“The Cleansing Hour” (Shriekfest 2016): Fake Exorcism Series Crosses Over into Deadly Reality in Outstanding Horror Short


Fast-paced, spellbinding The Cleansing Hour (2016) recently won Best Horror Short at the Shriekfest Film Festival and it is easy to see why. The short boasts an exciting story, fine performances, and marvelous production values in a tale of a reality series gone horribly wrong.

With a regular viewership of more than 5,000,000 people worldwide on the internet,  The Cleansing Hour is a so-called reality show during which a celebrity priest performs exorcisms. It is so popular that young kids will willingly scarf up their vegetables at dinner just to have a chance to watch it. Unbeknownst to its viewers, though, the series is a sham; priest Father Lance (Sam Jaeger) is an egotistical, womanizing actor and the supposedly possessed victims are actors, as well. Heather (Heather Morris) is the victim of the day and she does her best to impress series director Drew (Neil Grayston). Substitute sound technician Braden (Jonny Radtke) is filling in for the crew’s regular member.

The Cleansing Hour reality series director Drew (Neil Grayston, left) and main character  Father Lance (Sam Jaeger, center)  find themselves working with substitute sound technician Braden (Jonny Radtke) in  The Cleansing Hour short film.

Starting off with a comic tone, the short slowly transitions into much darker territory. As viewers of the short are let in on the ruse, different groups of web series viewers in the United States and South Korea are shown preparing for the latest episode to start. Aaron Horowitz’s screenplay does an ace job of introducing us in a brief amount of time to the different members of the cast and crew, letting us get an idea of their personalities and planting the seeds of how they might later react, as well as breathing life into the webcast viewers that we meet, as well. The entire cast gives fine, believable performances.

As Father Lance begins his usual spiel, it becomes evident that this attempt at exorcism is not what the crew is used to dealing with. The situation escalates and the roguish charm that Father Lance likes to display offscreen quickly gives way to concern. He and Drew find themselves in a quandary: With their viewership now more than double than usual because of the proceedings, do they venture into territory where they only play acted before or cut the feed before someone gets hurt?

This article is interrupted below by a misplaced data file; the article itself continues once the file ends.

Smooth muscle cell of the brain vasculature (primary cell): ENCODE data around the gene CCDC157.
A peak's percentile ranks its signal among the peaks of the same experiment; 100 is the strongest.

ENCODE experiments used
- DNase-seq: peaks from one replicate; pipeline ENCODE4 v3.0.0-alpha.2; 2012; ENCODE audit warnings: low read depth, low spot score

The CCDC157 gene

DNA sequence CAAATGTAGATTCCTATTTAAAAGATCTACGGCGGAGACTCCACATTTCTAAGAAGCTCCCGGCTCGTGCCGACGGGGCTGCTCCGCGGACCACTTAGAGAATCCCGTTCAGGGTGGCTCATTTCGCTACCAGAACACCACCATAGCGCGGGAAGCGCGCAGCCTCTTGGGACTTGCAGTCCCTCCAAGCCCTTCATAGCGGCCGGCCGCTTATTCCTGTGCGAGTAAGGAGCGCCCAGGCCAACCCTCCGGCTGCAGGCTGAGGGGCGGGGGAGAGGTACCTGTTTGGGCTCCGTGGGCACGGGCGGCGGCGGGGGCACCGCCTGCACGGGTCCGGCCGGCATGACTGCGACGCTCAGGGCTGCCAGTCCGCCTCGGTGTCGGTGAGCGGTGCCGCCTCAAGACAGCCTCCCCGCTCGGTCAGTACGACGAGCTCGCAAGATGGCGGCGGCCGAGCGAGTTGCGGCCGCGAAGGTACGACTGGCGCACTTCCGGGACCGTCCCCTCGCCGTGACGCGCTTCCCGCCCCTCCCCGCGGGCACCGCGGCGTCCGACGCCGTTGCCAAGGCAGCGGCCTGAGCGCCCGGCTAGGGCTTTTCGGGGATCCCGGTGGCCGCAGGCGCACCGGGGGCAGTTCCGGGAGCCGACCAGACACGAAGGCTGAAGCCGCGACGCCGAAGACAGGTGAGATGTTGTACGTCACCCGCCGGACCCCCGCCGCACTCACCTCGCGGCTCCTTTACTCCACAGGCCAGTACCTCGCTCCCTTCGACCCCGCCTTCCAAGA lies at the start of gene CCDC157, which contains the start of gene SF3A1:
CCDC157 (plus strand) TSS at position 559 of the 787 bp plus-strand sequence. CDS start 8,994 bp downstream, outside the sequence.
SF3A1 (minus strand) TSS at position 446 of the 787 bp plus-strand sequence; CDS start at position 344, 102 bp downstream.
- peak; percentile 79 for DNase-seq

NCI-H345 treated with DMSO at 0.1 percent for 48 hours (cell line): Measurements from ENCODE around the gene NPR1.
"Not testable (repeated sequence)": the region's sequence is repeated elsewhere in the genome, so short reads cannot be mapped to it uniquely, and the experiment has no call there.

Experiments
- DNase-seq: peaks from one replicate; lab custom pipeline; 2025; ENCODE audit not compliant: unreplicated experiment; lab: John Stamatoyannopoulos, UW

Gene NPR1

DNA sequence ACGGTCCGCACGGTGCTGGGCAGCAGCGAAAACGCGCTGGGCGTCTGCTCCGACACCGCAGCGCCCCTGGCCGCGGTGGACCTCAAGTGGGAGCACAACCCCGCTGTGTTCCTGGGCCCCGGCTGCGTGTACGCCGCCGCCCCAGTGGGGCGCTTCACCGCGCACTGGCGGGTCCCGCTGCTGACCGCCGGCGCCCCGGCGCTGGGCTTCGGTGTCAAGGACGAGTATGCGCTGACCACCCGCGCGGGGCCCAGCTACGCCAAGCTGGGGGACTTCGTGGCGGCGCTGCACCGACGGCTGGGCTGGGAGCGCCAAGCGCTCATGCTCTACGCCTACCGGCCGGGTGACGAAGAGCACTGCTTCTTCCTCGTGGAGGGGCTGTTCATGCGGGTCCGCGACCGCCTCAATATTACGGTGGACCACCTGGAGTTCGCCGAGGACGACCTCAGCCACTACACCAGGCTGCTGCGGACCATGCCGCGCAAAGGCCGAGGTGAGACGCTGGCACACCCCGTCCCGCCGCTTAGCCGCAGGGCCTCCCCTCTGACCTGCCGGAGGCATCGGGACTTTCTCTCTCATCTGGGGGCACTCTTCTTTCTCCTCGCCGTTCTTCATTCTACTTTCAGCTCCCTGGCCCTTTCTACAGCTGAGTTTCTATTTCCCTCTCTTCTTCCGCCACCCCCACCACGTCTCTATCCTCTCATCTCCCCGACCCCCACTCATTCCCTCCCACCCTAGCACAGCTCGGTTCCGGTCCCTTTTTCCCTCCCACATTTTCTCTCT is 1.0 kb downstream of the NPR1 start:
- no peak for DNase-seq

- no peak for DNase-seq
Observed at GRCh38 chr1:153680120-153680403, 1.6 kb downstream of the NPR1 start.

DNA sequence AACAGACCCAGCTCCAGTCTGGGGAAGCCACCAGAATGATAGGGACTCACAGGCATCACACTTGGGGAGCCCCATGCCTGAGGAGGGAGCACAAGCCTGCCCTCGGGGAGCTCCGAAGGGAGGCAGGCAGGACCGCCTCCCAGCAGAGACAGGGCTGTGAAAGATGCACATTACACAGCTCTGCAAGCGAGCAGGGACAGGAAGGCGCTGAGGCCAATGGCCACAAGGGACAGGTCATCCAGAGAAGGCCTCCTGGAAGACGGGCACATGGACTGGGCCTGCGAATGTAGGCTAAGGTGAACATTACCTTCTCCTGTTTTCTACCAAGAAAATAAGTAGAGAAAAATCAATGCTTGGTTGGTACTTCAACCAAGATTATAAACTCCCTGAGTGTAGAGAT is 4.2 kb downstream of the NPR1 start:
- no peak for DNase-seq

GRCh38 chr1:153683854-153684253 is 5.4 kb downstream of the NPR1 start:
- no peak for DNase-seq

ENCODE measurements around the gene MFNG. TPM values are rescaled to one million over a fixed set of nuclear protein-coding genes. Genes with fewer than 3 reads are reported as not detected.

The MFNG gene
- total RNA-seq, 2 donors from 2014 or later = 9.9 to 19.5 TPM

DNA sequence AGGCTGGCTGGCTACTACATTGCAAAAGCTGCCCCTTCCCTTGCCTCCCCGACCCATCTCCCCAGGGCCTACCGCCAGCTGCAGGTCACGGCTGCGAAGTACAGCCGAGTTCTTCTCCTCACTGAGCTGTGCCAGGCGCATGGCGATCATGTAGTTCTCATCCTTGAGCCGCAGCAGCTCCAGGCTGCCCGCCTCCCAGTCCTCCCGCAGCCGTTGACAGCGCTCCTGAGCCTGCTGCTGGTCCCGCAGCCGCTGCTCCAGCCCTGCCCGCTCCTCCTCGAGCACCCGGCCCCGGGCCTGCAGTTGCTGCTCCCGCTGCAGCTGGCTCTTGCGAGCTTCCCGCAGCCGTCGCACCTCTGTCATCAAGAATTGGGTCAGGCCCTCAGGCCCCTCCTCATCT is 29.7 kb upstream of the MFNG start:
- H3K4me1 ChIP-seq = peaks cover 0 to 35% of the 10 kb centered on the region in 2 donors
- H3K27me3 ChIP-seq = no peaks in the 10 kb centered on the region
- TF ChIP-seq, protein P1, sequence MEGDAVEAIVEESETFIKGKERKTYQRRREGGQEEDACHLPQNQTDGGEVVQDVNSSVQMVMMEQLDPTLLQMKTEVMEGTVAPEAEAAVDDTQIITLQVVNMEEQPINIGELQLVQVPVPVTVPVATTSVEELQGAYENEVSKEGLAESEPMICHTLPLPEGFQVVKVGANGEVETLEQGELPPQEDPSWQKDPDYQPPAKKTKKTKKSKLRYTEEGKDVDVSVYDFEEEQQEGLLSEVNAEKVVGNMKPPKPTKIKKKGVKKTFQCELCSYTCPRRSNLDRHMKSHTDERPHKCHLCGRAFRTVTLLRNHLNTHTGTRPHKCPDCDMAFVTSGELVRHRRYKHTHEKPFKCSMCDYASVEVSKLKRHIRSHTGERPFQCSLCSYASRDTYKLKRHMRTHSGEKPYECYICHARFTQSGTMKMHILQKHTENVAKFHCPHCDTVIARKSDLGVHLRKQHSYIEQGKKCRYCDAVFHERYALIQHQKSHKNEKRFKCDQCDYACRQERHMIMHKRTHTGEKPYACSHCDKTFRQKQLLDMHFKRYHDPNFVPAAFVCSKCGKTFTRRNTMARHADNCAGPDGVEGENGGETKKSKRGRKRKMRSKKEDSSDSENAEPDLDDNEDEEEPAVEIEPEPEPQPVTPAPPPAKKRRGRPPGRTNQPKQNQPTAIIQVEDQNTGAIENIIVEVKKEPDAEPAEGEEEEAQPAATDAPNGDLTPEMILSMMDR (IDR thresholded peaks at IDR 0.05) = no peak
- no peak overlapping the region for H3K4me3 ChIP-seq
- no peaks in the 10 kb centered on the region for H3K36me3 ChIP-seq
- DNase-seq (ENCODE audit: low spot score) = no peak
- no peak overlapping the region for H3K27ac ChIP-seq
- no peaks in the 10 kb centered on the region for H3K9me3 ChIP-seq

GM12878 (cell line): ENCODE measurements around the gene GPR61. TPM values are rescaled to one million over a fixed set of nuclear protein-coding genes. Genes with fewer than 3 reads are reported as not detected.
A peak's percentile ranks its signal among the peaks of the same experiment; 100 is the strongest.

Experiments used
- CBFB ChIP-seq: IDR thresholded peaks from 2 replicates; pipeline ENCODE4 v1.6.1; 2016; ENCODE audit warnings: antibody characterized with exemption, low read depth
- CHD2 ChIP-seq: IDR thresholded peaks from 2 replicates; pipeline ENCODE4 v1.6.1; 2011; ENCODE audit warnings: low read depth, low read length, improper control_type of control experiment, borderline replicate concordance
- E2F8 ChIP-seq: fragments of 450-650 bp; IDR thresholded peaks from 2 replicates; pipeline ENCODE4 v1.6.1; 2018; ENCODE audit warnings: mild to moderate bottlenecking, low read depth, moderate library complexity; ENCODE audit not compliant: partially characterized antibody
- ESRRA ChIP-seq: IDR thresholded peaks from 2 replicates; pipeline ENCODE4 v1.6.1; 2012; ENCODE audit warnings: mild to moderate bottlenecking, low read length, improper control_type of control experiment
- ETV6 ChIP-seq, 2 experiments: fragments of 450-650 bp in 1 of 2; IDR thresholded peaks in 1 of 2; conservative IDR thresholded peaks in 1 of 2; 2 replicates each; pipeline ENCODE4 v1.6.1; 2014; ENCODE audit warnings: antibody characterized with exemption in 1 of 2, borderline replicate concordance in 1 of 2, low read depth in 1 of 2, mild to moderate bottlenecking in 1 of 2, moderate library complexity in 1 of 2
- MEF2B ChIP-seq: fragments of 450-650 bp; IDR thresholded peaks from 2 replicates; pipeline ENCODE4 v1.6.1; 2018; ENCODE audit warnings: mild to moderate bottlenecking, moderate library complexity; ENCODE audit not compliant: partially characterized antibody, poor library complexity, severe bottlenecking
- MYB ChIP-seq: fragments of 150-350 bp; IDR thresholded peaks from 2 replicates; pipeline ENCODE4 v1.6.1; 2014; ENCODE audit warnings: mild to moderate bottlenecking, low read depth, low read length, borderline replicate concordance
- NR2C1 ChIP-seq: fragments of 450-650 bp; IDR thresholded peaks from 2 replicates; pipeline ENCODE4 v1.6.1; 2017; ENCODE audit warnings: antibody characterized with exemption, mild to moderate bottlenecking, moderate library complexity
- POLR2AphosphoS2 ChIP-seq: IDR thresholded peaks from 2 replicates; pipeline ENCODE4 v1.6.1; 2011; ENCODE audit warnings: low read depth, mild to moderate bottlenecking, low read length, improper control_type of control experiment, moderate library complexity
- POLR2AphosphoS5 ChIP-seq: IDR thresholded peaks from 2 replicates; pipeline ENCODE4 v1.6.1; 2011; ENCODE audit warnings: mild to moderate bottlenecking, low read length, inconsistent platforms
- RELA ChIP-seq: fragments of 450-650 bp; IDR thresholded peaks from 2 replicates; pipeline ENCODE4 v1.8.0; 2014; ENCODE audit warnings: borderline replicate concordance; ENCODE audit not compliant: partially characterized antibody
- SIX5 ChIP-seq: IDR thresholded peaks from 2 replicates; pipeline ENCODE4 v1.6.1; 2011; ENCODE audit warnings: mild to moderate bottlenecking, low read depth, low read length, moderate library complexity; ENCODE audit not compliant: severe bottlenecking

Actress Heather (Heather Morris) seems to be improvising beyond the expectations of The Cleansing Hour‘s regular crew members.

The three leads display appealing comic chops and handle the tense moments equally well. Sam Jaeger is terrific as Father Lance, Heather Morris is a blast in her multilayered role, and Neil Grayston is fun as the director who tries to hold everything together as chaos begins to reign.  

The Cleansing Hour is superbly structured and paced by director and editor Damien LeVeck. He segues between horror and comedy atmospheres seamlessly. Director of photography Jesse M. Feldman does beautiful work, and the score by Sean Beavan and Juliette Beavan is aural icing on the cake.

The Cleansing Hour just started on the film festival circuit. For more information about the short, visit the official Facebook page at https://www.facebook.com/cleansinghourmovie or the Twitter page at https://twitter.com/cleansinghour.

The Cleansing Hour: 4.5 out of 5 stars (4.5 / 5)


Joseph Perry
Joseph Perry fell in love with horror films as a preschooler when he first saw the Gill-Man swim across the TV screen in "The Creature from The Black Lagoon" and Mothra battle Godzilla in "Godzilla Vs. The Thing.” His education in fright fare continued with TV series such as "The Twilight Zone" and "Outer Limits," along with legendary northern California horror host Bob Wilkins’ "Creature Features." His love for silver age and golden age comic books, including horror titles from Gold Key, Dell, and Marvel started around age 5.

He is a contributing writer for the "Phantom of the Movies VideoScope" and “Drive-In Asylum” print magazines and the websites Horror Fuel, Diabolique Magazine, The Scariest Things, B&S About Movies, and When It Was Cool. He is a co-host of the "Uphill Both Ways" pop culture nostalgia podcast and also writes for its website. Joseph occasionally proudly co-writes articles with his son Cohen Perry, who is a film critic in his own right.

A former northern Californian and Oregonian, Joseph has been teaching, writing, and living in South Korea since 2008.